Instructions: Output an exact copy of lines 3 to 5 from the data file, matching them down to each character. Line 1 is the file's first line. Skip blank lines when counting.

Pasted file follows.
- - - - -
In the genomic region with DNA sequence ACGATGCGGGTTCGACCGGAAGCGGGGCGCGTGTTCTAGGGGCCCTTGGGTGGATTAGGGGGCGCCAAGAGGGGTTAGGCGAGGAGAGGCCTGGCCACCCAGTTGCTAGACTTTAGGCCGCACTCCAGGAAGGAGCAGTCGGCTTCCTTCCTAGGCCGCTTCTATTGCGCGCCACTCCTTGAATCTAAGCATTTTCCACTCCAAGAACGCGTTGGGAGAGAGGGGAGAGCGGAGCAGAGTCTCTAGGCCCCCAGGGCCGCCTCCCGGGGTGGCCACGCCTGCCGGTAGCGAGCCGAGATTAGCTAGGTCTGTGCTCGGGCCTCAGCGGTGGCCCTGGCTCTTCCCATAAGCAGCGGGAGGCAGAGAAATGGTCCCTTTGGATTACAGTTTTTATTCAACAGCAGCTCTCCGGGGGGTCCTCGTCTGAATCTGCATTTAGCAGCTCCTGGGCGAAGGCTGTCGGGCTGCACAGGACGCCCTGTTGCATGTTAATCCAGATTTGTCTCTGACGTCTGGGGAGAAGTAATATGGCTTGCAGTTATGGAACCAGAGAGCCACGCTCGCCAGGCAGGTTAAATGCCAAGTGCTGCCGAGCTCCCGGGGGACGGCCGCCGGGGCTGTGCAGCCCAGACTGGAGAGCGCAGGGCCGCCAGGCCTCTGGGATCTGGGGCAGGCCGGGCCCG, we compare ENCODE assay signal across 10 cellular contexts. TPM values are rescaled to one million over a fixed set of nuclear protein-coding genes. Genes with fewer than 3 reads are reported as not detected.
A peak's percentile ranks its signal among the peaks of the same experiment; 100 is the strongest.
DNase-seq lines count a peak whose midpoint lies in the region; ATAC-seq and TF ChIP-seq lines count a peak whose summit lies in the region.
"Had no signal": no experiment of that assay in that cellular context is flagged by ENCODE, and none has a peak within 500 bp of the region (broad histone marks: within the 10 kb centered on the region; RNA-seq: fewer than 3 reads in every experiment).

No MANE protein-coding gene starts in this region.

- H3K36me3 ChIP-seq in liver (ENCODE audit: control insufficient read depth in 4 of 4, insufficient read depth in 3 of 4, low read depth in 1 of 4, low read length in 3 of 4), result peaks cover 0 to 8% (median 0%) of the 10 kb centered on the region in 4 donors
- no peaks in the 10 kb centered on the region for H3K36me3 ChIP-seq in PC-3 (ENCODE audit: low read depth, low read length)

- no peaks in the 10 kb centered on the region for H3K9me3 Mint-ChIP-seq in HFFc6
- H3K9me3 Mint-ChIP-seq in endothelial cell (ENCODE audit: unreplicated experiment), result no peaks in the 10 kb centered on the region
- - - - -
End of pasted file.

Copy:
DNase-seq lines count a peak whose midpoint lies in the region; ATAC-seq and TF ChIP-seq lines count a peak whose summit lies in the region.
"Had no signal": no experiment of that assay in that cellular context is flagged by ENCODE, and none has a peak within 500 bp of the region (broad histone marks: within the 10 kb centered on the region; RNA-seq: fewer than 3 reads in every experiment).

No MANE protein-coding gene starts in this region.